The Mountbatten diaries: a lesson in censorship and abuse of power
1947: Lord and Lady Mountbatten with Muhammad Ali Jinnah | Alamy
The personal papers of Earl Mountbatten and his wife Edwina have finally been published, leaving me none the wiser as to why they were withheld – and with sizeable legal costs
The House magazine kindly allowed me to write last year of my efforts to secure the release of the diaries and letters of Dickie and Edwina Mountbatten, which had been purchased by Southampton University for £2.8m in 2011, using public funds and the Acceptance in Lieu scheme, but which had never been opened.
In December 2019 the Information Commissioner issued a decision notice compelling Southampton University to make the diaries and letters available. Southampton and the Cabinet Office, which claimed a stake under a ministerial direction, appealed the decision and the hearing was held in November last year, with the tribunal judgment recently announced. The ministerial direction was withdrawn as an argument before the hearing and its genesis remains a mystery. None of my Freedom of Information (FOI) requests found a department prepared to take responsibility for it.
The hearing was, in many ways, academic, as Southampton had quietly made 99 per cent of the diaries – more than 30,000 pages – available on its website before the hearing. The material that they had kept closed for a decade and fought so hard to prevent being made publicly available proved to be entirely innocuous.
There was little for the tribunal to do except apply FOI exemptions on the collection and adjudicate on just over 100 redactions – some a single word. The Cabinet Office in a recent statement claimed that the only redactions imposed were under data protection. In fact, they asked for a reference in Edwina’s 1947 private diary to the Pakistan leader Muhammad Ali Jinnah to be redacted, though her views of him are well-known, on the grounds that it would damage Anglo-Pakistan relations. They also imposed a redaction on the initials of a Second World War organisation, on grounds of national security, even though the P organisation is well-known.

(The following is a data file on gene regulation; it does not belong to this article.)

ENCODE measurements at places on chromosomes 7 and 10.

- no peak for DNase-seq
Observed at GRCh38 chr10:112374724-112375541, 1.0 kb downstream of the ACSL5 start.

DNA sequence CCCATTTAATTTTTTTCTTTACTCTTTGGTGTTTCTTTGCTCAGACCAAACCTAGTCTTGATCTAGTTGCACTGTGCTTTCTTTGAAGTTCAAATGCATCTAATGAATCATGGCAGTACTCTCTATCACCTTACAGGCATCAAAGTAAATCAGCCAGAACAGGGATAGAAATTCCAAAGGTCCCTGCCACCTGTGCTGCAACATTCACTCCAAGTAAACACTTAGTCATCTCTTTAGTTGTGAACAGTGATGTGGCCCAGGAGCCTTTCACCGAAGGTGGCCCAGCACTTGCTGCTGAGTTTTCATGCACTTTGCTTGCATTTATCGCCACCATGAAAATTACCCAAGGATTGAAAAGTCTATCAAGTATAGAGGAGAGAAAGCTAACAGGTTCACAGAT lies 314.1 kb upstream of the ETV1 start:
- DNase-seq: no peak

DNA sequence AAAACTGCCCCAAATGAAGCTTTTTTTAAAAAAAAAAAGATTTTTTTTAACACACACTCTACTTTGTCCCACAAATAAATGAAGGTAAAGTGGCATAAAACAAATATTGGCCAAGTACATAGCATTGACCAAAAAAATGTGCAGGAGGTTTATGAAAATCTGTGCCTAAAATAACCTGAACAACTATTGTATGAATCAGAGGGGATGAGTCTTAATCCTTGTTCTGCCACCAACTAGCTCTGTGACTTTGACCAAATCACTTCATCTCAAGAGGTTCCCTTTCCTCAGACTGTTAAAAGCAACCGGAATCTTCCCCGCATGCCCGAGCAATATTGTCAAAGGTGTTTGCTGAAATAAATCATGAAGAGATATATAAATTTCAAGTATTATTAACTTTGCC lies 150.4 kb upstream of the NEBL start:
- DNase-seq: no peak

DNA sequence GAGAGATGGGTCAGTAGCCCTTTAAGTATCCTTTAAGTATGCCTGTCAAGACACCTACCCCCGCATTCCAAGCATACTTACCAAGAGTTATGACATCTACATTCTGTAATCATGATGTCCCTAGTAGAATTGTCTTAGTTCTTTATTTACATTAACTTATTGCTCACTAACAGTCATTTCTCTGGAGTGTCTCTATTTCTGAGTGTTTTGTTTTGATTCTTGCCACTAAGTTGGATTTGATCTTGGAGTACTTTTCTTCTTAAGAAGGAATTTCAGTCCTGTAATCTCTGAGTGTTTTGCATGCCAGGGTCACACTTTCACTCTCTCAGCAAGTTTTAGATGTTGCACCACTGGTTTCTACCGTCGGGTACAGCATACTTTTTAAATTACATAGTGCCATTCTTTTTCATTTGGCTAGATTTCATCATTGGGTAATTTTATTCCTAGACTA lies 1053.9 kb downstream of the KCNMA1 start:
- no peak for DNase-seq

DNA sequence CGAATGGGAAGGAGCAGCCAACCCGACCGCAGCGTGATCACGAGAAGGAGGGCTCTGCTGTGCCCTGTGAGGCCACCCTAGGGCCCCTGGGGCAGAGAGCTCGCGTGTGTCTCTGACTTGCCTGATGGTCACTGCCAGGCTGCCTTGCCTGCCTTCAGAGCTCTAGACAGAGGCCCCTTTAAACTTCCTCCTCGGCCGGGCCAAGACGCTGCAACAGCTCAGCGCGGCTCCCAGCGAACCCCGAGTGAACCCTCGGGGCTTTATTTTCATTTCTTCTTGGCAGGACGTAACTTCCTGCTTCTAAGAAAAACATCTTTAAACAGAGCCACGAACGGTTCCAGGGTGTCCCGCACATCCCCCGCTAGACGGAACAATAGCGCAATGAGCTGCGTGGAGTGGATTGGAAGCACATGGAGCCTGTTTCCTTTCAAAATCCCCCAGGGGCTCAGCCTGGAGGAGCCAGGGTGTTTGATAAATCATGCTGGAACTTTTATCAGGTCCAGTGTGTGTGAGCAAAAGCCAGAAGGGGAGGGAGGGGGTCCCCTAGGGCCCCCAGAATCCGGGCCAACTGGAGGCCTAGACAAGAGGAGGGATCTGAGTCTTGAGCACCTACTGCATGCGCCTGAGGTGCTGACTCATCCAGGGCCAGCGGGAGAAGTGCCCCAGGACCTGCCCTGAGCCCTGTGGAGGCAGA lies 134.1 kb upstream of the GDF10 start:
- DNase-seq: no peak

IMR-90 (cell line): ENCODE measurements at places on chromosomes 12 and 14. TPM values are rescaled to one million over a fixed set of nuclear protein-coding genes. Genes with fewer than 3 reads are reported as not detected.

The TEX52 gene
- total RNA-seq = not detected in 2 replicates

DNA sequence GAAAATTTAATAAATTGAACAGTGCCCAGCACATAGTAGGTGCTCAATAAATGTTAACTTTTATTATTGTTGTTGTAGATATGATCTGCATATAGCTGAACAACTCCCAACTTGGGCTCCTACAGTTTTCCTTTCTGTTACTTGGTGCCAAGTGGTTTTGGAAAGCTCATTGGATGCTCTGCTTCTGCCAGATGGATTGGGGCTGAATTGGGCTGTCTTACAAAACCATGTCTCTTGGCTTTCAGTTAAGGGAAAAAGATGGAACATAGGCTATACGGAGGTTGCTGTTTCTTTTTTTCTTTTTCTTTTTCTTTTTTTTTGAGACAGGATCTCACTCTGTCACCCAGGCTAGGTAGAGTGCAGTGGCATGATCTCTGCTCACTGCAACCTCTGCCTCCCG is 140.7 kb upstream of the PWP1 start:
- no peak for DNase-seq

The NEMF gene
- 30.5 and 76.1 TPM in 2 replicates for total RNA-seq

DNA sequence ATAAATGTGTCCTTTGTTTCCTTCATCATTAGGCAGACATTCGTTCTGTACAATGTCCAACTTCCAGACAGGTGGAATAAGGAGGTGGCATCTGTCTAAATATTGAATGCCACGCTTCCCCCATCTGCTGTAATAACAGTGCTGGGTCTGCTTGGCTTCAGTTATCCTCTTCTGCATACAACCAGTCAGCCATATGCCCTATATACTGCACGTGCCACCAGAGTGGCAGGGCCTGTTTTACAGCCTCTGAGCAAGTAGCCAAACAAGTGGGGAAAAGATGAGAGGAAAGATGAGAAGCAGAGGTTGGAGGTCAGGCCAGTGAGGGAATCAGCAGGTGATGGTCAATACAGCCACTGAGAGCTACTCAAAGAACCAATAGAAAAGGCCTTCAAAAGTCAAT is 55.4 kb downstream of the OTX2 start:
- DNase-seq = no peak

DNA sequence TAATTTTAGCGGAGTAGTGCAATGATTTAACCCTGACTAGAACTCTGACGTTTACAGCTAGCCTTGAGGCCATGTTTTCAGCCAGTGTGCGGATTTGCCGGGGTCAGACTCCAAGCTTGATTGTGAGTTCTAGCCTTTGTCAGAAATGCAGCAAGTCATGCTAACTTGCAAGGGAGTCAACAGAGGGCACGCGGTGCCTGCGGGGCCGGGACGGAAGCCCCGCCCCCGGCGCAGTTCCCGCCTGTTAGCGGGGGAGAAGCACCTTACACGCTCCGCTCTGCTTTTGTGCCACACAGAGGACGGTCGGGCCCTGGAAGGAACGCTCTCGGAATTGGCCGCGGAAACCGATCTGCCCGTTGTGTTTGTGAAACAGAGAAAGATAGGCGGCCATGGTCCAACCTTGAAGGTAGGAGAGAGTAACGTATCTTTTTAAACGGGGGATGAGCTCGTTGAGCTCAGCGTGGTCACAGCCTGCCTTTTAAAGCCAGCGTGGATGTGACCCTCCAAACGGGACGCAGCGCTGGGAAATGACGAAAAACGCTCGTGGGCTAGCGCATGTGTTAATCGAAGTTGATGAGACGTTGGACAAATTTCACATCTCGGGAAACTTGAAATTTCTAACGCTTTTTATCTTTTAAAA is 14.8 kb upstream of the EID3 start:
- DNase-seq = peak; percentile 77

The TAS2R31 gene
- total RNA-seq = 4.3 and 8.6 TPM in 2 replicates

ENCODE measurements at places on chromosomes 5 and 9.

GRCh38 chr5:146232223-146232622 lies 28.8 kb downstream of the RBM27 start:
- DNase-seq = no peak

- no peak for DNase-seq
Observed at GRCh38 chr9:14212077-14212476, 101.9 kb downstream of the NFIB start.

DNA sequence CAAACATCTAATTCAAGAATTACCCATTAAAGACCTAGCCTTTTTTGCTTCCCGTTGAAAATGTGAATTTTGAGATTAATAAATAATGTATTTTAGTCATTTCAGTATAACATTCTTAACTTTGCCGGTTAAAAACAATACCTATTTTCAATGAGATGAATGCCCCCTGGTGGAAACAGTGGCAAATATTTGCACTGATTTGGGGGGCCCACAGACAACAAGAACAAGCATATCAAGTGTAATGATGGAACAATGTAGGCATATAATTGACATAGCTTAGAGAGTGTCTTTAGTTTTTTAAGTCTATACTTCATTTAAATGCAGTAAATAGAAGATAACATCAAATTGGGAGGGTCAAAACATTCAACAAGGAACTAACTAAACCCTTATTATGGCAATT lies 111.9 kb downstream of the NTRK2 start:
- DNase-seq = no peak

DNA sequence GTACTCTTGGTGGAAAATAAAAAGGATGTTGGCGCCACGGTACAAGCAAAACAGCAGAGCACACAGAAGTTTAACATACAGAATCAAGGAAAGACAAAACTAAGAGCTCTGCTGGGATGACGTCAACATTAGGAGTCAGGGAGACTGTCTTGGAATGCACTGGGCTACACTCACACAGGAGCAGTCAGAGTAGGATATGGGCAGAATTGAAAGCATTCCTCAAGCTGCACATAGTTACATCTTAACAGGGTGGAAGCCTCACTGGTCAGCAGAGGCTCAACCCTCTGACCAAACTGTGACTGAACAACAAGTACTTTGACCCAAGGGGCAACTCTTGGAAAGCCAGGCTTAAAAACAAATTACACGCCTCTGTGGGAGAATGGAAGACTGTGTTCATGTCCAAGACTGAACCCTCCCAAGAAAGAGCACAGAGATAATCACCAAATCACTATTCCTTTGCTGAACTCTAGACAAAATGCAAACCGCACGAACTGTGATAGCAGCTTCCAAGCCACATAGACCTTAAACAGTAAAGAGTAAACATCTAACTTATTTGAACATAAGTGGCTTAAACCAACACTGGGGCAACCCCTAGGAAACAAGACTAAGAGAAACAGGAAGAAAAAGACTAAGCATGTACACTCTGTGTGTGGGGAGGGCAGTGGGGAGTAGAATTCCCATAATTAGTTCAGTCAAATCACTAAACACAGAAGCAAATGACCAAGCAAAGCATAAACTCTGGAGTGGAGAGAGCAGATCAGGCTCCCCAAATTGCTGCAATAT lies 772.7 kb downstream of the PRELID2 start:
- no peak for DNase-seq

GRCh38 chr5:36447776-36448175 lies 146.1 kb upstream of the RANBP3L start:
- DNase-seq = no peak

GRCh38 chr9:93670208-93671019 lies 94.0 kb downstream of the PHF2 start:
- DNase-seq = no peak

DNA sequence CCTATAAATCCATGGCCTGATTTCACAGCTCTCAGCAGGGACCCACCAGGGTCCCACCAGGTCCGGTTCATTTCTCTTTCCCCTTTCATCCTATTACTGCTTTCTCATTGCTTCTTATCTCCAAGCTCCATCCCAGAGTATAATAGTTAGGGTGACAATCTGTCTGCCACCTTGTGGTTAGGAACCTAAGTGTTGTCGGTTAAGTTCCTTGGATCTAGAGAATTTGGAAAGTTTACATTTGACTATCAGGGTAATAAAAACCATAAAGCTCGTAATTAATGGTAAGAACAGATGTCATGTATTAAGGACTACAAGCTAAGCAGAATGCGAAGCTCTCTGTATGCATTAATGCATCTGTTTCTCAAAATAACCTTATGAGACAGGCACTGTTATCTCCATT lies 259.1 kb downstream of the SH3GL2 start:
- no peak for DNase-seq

Parliamentarians have been crucial in exposing this scandal
Even though I had succeeded in securing the release of 99 per cent of the closed material and the behaviour of both Southampton University and the Cabinet Office had been totally unreasonable – with delayed responses, obfuscation and incomplete responses to statutory requests and the ICO at one point threatening contempt of court proceedings. My application for costs was dismissed, leaving me with a legal bill of £460,000 – only £60,000 of which was raised from the crowd-funding site CrowdJustice. I still owe more than £50,000.
Parliamentarians have been crucial in exposing this scandal, especially Lord Owen, Julian Lewis, Dan Carden and Chris Evans, and I would be grateful for further support in holding Southampton and the Cabinet Office to account through Parliamentary Questions etc. It is clear FOI is being abused by public bodies to the detriment of transparent government – with the result that our history is being censored.
Almost £3m was spent buying the diaries and letters for the nation, and more than £1m now has been spent trying to suppress them, though neither the Cabinet Office nor Southampton will answer questions on the cost of their litigation.
One battle has been won, but there is still much to do.
Andrew Lownie is a historian, literary agent and author of The Mountbattens: Their Lives And Loves. Disclosure: he represents the Editor-in-Chief of The House as his literary agent.
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